Ecology is a subdiscipline of biology that examines the interrelationships of organisms and their environment.
Environmental protection and nature conservation are elements of ecology. Because environmental awareness has been on the rise since the middle of the 20th century, the term ecology is frequently used in the same breath as environmental protection andnature conservation. There is a demarcation line however. Ecology describes the relationship between living beings and the environment, while environmental protection and nature conservation involve measures aimed at preserving the environment. Although ecology research is a broad field, it can be broken down into three main subdisciplines :
At a high level, ecology involves the propagation and frequency of organisms. Where do they come from? What type of organism did they originate from? How many are there? And where do they appear? The goal of ecological analyses is providing answers to these questions. Biotic and abiotic environmental factors that can influence the environment are also part any ecological analysis. What makes ecological research so difficult is the complexity of the biological systems. Individual observations serve less as focal points and more as general conclusions produced from mathematics, statistics or experiments. A vital part of ecology is reducing complex structures to simple conclusions based on natural science.
While ecology takes a holistic approach, environmental protectionmainly involves measures aimed at preserving the basic existence of all living beings. This calls for maintaining a healthy ecosystem. For this reason, nature conservation plays a leading role in ecology as well as in environmental protection. A basic element of environmental protection involves rectifying human-induced damage to the environment. As a result, this requires observing not only the individual parts, but the overall relationships between the parts as well, The term environmental protection first gained attention in the 1970s. One of the primary goals of environmental protection is preserving the human ecosystem. Although preservation of the human ecosystem is a major aspect of environmental protection, technical solutions are still frequently employed. Environmental protection can be divided into several disciplines:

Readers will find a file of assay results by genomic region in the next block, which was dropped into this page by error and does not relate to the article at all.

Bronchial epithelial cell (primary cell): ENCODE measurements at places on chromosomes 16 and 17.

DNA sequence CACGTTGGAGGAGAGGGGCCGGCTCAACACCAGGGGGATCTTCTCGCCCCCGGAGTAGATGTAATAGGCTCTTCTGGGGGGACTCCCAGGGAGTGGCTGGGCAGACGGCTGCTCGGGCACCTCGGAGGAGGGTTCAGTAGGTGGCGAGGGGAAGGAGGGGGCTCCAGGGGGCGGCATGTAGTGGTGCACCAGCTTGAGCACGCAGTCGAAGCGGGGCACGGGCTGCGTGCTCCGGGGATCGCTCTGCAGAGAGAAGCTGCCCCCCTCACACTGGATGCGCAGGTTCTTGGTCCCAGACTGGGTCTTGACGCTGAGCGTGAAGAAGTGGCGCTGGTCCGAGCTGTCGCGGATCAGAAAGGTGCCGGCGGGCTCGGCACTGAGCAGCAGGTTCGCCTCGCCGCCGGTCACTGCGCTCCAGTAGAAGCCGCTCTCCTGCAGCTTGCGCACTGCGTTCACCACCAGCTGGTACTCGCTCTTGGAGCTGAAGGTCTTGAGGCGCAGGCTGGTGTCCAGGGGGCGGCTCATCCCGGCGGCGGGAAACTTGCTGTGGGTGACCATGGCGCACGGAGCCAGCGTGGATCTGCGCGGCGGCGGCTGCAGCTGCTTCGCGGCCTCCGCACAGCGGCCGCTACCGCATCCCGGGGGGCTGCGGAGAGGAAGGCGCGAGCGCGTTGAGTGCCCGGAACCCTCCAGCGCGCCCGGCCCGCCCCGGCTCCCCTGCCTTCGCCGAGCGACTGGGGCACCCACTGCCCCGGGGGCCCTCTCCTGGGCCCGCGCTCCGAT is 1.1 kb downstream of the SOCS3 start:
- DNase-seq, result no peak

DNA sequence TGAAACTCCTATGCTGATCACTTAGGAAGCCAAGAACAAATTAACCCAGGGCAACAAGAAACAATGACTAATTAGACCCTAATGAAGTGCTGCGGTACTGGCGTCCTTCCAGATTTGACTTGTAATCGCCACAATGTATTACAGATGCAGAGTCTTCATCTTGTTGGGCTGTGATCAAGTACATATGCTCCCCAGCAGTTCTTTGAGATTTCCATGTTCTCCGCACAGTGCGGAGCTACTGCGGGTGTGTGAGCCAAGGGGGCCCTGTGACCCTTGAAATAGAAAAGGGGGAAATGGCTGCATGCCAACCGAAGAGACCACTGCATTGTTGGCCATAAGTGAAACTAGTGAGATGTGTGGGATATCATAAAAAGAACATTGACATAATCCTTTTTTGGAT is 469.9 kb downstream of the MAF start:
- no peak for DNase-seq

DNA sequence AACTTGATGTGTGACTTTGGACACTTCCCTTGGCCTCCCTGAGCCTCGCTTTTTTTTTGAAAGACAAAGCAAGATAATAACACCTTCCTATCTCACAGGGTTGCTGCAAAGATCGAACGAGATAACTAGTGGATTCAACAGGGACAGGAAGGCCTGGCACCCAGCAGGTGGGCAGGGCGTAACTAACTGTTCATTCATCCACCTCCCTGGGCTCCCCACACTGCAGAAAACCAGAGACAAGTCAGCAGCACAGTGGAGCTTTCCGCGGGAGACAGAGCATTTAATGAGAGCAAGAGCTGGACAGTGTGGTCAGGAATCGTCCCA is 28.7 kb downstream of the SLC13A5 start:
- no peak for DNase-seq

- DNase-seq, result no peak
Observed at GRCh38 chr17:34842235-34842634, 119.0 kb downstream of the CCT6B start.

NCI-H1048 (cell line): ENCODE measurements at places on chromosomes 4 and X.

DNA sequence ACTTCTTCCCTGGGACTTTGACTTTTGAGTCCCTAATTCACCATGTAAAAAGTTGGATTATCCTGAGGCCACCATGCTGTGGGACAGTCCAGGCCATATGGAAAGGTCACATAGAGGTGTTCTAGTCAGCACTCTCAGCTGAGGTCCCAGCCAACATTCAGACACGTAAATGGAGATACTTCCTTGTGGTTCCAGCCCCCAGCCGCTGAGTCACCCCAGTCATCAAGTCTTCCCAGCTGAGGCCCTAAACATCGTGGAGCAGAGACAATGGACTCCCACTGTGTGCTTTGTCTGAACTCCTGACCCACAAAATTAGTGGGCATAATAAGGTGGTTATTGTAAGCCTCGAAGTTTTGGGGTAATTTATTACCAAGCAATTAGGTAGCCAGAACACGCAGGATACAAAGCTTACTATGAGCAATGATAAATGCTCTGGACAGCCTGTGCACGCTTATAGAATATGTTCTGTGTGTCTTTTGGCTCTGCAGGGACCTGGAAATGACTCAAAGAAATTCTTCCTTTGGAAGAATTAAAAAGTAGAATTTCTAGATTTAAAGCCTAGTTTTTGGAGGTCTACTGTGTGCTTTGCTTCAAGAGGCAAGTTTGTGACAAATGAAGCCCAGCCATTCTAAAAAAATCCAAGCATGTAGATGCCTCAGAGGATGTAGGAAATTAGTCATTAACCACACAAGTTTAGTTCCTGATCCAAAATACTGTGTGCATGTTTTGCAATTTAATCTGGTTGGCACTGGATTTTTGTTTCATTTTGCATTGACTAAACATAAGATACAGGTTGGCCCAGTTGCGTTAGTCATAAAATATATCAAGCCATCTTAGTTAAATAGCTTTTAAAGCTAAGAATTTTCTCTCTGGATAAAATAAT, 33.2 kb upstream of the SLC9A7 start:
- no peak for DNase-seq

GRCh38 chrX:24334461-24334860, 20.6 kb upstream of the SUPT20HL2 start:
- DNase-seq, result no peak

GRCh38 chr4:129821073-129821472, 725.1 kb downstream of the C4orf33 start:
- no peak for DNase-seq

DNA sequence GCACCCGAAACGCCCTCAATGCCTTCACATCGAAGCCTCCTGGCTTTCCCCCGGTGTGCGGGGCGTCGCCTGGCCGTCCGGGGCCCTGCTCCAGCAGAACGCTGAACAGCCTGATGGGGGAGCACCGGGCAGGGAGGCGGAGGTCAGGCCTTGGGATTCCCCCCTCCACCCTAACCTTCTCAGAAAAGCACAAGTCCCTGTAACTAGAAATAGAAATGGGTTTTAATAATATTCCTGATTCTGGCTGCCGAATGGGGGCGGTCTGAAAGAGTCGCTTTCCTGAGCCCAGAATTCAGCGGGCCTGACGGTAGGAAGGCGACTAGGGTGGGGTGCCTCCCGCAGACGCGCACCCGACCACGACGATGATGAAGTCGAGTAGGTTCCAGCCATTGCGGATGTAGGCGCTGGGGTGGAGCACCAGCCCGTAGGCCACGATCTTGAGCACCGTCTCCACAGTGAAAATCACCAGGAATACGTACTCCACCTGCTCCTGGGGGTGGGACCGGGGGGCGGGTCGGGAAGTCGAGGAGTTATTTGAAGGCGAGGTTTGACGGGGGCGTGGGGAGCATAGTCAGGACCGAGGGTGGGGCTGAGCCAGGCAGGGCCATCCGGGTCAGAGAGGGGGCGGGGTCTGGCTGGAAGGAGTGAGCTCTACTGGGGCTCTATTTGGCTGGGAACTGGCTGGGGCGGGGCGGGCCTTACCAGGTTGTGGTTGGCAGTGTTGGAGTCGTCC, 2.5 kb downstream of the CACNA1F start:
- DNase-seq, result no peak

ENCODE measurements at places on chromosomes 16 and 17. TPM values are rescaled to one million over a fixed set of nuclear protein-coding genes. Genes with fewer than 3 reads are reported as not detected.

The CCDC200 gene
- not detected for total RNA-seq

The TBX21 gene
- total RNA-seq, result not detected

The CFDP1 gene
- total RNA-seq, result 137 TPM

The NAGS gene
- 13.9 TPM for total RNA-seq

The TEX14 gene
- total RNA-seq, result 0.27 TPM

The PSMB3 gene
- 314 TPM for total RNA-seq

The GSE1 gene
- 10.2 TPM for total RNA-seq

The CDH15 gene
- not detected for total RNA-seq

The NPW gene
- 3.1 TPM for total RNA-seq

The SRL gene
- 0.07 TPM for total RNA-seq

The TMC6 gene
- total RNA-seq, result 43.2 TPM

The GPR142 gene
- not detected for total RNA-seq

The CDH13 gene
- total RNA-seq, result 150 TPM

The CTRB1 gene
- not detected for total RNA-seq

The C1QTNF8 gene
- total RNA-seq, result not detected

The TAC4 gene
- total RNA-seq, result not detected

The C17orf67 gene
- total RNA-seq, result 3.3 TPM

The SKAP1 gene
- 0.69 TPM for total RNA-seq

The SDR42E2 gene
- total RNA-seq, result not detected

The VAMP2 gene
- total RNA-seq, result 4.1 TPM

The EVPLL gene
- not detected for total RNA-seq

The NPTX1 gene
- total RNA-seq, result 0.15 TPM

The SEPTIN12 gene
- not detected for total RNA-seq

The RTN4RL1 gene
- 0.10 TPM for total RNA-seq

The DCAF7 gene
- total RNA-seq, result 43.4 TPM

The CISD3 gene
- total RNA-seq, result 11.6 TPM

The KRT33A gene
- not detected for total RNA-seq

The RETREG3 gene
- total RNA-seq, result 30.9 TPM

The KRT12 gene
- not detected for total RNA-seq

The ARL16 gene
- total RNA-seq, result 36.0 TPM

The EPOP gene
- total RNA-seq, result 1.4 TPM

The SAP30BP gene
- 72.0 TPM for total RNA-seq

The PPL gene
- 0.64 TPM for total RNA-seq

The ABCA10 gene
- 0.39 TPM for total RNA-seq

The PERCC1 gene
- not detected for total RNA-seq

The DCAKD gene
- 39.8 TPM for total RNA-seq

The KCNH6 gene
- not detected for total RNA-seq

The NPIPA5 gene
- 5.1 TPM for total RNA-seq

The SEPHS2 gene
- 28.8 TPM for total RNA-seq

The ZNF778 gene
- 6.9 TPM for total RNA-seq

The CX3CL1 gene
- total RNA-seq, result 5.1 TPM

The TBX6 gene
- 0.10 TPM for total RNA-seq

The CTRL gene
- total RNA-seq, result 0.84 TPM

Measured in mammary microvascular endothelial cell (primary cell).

From a global point of view,environmental protection is always related to one of these subdisciplines.
Apart from ecology and environmental protection, an important area is nature conservation. Although environmental protection and nature conservation typically complement one another, there are certain exceptions. In the field of ecology, renewable raw materials such as wood are points of conflict between nature conservation and environmental protection. While nature conservation demands that trees be preserved as long as possible and eventually turned into deadwood for the ecosystem of a variety of animals, environmental protection views wood as a sustainable energy source and raw material. Environmental protection also seeks to avoid the radical deforesting of lands and forests. Within nature conservation there are also initiatives that oppose wind power and small hydropower systems. Under the context of nature conservation, the idea is to impact nature as little as possible. Nature conservation is also a local issue. Nature conservation frequently involves single locations. As it pertains to ecology, nature conservation examines ways to preserve and reestablish a balanced ecosystem. Nature conservation strives toward sustainable human use of our natural environment. Nature conservation is a goal of government and is established in Article 20a of the German constitution. Nature conservation also means the protection of animals and homelands. Many individuals also view nature conservation as important, because they understand the dramatic consequences if society is not actively engaged in nature conservation.